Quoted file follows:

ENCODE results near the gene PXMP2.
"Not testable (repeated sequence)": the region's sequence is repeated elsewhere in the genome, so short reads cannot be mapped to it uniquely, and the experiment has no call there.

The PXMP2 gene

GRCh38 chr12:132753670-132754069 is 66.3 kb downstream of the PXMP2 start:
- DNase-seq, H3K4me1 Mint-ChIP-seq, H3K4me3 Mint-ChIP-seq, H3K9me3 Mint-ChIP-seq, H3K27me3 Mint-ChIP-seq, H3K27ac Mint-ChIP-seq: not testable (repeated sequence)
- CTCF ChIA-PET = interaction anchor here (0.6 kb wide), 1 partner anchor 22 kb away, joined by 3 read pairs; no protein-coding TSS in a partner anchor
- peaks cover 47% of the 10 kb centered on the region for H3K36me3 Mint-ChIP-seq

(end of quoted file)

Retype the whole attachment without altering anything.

ENCODE results near the gene PXMP2.
"Not testable (repeated sequence)": the region's sequence is repeated elsewhere in the genome, so short reads cannot be mapped to it uniquely, and the experiment has no call there.

The PXMP2 gene

GRCh38 chr12:132753670-132754069 is 66.3 kb downstream of the PXMP2 start:
- DNase-seq, H3K4me1 Mint-ChIP-seq, H3K4me3 Mint-ChIP-seq, H3K9me3 Mint-ChIP-seq, H3K27me3 Mint-ChIP-seq, H3K27ac Mint-ChIP-seq: not testable (repeated sequence)
- CTCF ChIA-PET = interaction anchor here (0.6 kb wide), 1 partner anchor 22 kb away, joined by 3 read pairs; no protein-coding TSS in a partner anchor
- peaks cover 47% of the 10 kb centered on the region for H3K36me3 Mint-ChIP-seq